Router Archeology: Sitecom WL-330

I like taking things apart, figuring out how they work, and see if they can perhaps gain a bit of Open Source, either by replacing existing software (as is commonly done with OpenWrt for replacing router vendor firmware, ESPHome for replacing firmware on ESP devices, etc.) or by adding some hardware that can run the code I want.

However, taking things apart, maybe even soldering some pins, or desoldering a flash chip to read it, is scary. Over the last few years I’ve been working myself up from hacking on 5 EUR devices (Wemos D1 Mini) to 20-30 EUR devices (I recently dared to solder pin headers to the Silvercrest/Lidl Zigbee gateway - I know, it’s only pin headers, but I’m taking it slow. I also put together an airRohr recently, which involved soldering tons of wires to three devices).

Getting good at something means doing it a lot. Doing something that may destroy devices a lot costs money. So, I went to the local thrift store, looking for hardware to poke at. I found two old Sitecom APs/repeaters - a WL-330 and a WL-114, for € 2.50 each. A steal! This post is about the WL-330, or “Wireless Range Extender N300”. It’s not a very useful device in 2022, but it has all the parts that routers have today - a semi-decent SoC, some RAM, some flash, one Ethernet port, and of course, WiFi.

The text below was written weeks after I actually did all of this poking. There may be accidental omissions, and mistakes.

Bonus: album of web interface pictures full of nostalgia for the Dutch Internet in the late nineties, from the WL-114 interface.

Other documentation

While I was working on this device, somebody pointed me to Hardware Hacking Experiments by Jérémy Brun-Nouvion (PDF). It is a very good collection of methodology for inspecting unknown devices, and it contains clear instructions for some of the things you’ll see me do below. You should definitely read it before, after, or next to this article.

Opening, serial

Step one - open it up. Just a few screws at the bottom and the top came off nicely:

Sitecom WL-330 PCB top side

There’s lots to see here! Two antenna connectors at the top, with the Ethernet port in the middle. To the right of that, an unpopulated spot that really looks it could be USB? Bottom left (“MXIC”) is a flash chip. The CPU, in the middle, has no useful markings. I’ve documented what I know on wikidevi.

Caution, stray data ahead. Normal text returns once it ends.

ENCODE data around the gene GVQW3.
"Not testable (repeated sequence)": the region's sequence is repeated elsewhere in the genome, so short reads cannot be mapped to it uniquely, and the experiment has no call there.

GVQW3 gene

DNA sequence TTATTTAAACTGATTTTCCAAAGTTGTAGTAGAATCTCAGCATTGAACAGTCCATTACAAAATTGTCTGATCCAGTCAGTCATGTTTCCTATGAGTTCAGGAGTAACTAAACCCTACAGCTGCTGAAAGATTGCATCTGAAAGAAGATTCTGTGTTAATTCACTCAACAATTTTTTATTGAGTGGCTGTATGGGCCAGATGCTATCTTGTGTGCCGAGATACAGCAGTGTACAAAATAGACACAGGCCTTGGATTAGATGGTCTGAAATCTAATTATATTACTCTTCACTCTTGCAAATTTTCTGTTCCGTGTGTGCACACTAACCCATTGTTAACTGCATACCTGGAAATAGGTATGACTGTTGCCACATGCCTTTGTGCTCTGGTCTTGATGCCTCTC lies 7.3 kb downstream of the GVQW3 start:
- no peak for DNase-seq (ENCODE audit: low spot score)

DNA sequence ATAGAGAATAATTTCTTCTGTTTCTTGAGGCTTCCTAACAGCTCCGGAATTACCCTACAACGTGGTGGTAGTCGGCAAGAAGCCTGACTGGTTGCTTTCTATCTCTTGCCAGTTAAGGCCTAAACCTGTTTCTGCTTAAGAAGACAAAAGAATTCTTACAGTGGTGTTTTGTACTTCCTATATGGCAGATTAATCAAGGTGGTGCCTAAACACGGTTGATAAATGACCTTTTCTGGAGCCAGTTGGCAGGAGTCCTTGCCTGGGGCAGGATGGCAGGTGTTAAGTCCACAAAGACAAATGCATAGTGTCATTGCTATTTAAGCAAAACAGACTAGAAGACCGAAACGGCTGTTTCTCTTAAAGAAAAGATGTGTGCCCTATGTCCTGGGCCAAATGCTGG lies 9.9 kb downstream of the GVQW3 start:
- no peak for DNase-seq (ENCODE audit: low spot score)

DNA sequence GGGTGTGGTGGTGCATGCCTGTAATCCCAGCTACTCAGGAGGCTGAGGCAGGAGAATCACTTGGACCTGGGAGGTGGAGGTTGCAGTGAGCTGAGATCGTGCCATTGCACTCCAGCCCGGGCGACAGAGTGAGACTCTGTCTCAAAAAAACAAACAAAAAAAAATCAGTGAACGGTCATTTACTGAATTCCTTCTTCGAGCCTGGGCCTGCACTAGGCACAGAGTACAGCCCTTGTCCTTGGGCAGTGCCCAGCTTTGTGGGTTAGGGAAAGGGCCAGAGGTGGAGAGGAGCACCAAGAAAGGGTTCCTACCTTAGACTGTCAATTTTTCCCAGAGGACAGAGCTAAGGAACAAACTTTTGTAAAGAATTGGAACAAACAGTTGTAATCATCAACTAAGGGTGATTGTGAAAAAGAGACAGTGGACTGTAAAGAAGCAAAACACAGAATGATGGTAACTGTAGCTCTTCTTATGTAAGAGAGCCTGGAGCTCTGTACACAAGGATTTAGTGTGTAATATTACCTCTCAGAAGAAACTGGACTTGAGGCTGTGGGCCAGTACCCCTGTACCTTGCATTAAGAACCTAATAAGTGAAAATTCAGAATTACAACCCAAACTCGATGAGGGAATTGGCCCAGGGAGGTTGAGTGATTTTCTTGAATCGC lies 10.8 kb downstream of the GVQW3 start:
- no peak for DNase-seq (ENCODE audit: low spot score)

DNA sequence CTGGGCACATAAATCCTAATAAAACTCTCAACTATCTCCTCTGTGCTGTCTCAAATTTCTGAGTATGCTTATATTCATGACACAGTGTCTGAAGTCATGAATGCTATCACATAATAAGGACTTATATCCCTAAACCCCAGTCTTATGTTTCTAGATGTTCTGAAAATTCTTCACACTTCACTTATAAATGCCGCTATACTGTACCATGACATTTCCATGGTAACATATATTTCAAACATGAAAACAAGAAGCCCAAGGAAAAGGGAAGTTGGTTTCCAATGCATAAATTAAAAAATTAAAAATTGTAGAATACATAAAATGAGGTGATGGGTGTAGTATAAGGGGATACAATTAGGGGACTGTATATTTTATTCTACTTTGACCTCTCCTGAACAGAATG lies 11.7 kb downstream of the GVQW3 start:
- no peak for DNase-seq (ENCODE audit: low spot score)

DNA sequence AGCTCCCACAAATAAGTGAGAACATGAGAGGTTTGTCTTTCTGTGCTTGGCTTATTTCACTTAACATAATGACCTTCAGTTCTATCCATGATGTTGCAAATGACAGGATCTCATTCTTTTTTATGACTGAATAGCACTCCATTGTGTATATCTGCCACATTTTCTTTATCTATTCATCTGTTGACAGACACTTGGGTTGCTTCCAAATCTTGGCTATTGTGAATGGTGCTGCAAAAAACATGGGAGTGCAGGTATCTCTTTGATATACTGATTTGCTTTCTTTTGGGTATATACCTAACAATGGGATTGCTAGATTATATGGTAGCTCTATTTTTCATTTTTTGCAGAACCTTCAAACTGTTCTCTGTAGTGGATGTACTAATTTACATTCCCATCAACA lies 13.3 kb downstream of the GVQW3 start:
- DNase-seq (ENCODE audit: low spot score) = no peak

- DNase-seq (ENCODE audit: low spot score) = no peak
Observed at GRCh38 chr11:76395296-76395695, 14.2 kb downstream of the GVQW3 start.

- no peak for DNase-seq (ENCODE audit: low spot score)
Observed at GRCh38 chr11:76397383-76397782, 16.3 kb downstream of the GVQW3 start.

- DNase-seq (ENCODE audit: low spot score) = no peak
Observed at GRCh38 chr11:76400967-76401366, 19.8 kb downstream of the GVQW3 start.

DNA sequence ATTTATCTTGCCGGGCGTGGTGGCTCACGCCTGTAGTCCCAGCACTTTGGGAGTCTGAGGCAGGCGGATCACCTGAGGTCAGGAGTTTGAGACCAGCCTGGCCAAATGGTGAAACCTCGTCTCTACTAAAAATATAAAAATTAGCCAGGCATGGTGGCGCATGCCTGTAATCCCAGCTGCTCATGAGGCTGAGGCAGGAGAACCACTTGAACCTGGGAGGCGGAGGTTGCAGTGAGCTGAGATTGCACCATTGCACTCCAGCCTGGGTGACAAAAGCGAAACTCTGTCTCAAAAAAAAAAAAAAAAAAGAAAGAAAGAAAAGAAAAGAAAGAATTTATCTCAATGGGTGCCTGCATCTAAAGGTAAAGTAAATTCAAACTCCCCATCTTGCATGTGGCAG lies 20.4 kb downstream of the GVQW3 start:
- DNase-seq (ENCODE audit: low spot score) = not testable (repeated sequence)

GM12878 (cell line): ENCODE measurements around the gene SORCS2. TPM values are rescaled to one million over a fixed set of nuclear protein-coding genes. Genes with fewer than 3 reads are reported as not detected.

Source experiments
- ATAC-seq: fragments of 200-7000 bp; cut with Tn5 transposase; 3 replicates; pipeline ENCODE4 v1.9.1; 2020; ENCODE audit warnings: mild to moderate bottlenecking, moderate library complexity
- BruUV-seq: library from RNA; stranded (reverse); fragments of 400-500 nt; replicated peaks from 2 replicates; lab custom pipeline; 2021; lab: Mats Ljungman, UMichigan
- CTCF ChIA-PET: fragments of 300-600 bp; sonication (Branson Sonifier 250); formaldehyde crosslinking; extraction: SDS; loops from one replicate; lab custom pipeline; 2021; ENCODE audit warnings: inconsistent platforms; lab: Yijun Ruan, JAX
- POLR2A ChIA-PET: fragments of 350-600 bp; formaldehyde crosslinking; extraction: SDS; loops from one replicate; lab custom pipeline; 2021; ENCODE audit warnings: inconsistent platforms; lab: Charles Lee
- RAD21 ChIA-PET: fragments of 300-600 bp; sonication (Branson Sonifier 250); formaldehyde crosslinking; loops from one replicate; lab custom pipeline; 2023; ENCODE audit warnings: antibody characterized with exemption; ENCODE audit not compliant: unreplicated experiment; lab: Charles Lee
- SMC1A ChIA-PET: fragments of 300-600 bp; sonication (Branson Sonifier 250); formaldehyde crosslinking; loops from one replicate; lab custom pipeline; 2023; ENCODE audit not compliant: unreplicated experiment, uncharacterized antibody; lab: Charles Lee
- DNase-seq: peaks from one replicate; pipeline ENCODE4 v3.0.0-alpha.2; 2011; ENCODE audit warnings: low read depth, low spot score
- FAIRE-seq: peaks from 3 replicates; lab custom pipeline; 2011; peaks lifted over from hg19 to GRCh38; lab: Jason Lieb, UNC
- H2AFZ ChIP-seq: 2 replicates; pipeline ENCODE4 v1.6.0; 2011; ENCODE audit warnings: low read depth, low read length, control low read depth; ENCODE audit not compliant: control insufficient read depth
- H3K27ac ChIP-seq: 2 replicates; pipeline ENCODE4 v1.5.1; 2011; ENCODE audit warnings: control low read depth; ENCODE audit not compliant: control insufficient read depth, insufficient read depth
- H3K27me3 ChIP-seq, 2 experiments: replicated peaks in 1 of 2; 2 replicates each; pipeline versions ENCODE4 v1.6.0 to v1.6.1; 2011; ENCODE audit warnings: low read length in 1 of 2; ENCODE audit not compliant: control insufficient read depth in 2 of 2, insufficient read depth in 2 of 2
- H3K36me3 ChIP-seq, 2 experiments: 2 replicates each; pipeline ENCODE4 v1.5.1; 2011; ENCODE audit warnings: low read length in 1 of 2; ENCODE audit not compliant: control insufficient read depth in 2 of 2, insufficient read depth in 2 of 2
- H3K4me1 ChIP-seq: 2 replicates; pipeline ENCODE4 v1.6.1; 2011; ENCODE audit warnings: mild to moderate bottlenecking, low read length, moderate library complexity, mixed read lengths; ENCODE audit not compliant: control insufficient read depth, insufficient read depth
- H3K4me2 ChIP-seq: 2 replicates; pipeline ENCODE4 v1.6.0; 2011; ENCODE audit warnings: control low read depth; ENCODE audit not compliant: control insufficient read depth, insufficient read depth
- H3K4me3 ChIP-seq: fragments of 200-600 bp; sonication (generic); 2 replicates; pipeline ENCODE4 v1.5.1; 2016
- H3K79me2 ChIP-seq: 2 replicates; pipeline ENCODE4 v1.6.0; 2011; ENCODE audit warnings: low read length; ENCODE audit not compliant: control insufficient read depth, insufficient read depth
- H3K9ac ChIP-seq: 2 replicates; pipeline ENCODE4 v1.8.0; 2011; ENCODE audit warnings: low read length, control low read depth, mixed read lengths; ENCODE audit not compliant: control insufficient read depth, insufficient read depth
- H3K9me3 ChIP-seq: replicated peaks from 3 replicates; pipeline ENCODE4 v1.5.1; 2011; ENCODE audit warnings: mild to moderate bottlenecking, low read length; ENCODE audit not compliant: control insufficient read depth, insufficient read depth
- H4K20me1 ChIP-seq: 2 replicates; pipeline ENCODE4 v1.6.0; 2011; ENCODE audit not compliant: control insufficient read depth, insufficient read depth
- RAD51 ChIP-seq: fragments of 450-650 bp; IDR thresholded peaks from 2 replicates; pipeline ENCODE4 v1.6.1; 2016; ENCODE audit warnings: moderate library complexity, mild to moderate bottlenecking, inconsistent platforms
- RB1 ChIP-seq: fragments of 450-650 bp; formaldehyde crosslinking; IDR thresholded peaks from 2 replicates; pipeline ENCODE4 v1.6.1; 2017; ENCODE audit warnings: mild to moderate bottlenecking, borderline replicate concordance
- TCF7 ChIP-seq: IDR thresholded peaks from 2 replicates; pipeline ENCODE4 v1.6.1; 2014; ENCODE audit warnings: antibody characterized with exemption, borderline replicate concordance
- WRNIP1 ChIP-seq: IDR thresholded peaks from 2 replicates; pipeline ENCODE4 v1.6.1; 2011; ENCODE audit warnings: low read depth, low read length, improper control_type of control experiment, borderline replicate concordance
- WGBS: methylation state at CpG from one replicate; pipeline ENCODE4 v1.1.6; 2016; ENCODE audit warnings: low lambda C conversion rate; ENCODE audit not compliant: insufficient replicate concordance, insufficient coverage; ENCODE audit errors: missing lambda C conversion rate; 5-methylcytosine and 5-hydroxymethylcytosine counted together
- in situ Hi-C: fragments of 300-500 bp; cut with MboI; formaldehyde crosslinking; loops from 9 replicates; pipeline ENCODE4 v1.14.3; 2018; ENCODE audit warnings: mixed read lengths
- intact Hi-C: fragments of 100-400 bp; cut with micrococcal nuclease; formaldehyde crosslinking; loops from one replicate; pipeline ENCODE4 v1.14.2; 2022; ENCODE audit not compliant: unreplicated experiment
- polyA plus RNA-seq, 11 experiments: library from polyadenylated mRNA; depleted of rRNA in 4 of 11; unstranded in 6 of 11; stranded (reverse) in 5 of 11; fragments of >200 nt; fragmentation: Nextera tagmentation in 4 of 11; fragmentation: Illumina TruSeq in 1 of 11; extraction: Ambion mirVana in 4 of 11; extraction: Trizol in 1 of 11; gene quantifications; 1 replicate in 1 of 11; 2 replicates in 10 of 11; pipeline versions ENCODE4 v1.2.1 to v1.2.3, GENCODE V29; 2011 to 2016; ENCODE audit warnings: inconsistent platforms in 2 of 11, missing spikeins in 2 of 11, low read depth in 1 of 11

Bottom middle, marked JP2, we find 4 unpopulated holes, one of which is square. I’ve learned over time that such a set is quite likely to offer serial console. Armed with my multimeter, I tried to figure out what hole is what. GND is easy - it usually offers little to zero Ω of resistance to actual ground (the outside of the barrel jack power connector). With GND sorted, I found two pins at 3V3 compared to GND. One of those is actual 3V3 - we’re going to ignore that. The other one likely is TX (in TTL serial, an idle TX is at Vcc, which is 3V3 for this board).

I did not solder - JP2 is nicely located near the edge of the board, which means this debugging clip (2.54mm, single row is the one I used here) would easily fit right on the edge of the board:

debugging clip on WL-330 board

The left 3 wires go to a USB-serial TTL adapter. If you don’t have one, the right pins on a Raspberry Pi also work.

With serial connected, I powered the device up.


U-Boot greeted me:

U-Boot 1.1.3 (Nov  7 2008 - 13:35:55)

Board: Ralink APSoC DRAM:  16 MB
relocate_code Pointer at: 80fa8000
Init GPIO Pin****************************
flash_protect ON: from 0xBFC00000 to 0xBFC26213
protect on 0
protect on 1
protect on 2
protect on 3
protect on 4
protect on 5
protect on 6
protect on 7
protect on 8
protect on 9
flash_protect ON: from 0xBFC30000 to 0xBFC3FFFF
protect on 10
*** Warning - bad CRC, using default environment

Ralink UBoot Version: 3.1
ASIC 3052_MP1 (MAC to GigaMAC Mode)
Total memory: 32 MBytes
Flash: 4 MBytes
Date:Nov  7 2008  Time:13:35:55
icache: sets:256, ways:4, linesz:32 ,total:32768
dcache: sets:128, ways:4, linesz:32 ,total:16384 

 ##### The CPU freq = 384 MHZ #### 

SDRAM bus set to 16 bit 
 SDRAM size =16 Mbytes

Please choose the operation: 
   0: Load ucos code to SDRAM via TFTP Client. 
   1: Load system code to SDRAM via TFTP. 
   2: Load system code then write to Flash via TFTP. 
   3: Boot system code via Flash (default).
   4: Entr boot command line interface.
   9: Load Boot Loader code then write to Flash via TFTP. 

and proceeded with option 3 after a second:

You choosed 3

^H^H^H 0 
3: System Boot system code via Flash.
## Booting image at bfc50000 ...
Bad Magic Number,43535953 
   Image Name:   Linux Kernel Image
   Created:      2009-01-15   3:11:08 UTC

 System Control Status = 0x20440000 
   Image Type:   MIPS Linux Kernel Image (lzma compressed)
   Data Size:    3059628 Bytes =  2.9 MB
   Load Address: 80000000
   Entry Point:  8028f000
   Verifying Checksum ... OK
   Uncompressing Kernel Image ... OK
No initrd
## Transferring control to Linux (at address 8028f000) ...
## Giving linux memsize in MB, 16

Starting kernel ...

There’s a very interesting discrepancy here. U-Boot reports 32 MByte of RAM - as does the labeling of the actual RAM chip. However, Linux is told 16. I have not yet figured out why this happens.

After some kernel messages and errors from terribly hacky startup scripts, a very interesting screen greets me: